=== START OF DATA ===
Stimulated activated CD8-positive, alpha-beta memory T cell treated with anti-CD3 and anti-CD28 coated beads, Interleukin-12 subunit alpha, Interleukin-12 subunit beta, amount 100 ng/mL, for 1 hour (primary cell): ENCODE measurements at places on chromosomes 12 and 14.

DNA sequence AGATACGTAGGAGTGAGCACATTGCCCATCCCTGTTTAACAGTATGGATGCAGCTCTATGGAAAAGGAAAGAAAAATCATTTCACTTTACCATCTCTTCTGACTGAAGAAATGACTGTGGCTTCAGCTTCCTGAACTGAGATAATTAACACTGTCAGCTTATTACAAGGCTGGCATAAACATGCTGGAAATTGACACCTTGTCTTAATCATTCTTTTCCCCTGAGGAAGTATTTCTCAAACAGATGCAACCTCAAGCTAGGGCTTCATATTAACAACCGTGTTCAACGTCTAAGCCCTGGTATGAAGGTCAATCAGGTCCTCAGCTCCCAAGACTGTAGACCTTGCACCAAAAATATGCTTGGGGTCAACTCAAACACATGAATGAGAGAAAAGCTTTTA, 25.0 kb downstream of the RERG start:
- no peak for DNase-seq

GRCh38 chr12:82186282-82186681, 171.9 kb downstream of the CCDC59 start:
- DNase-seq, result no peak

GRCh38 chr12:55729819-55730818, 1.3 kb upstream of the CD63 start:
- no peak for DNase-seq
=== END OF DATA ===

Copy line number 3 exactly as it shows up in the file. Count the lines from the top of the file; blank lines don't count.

- no peak for DNase-seq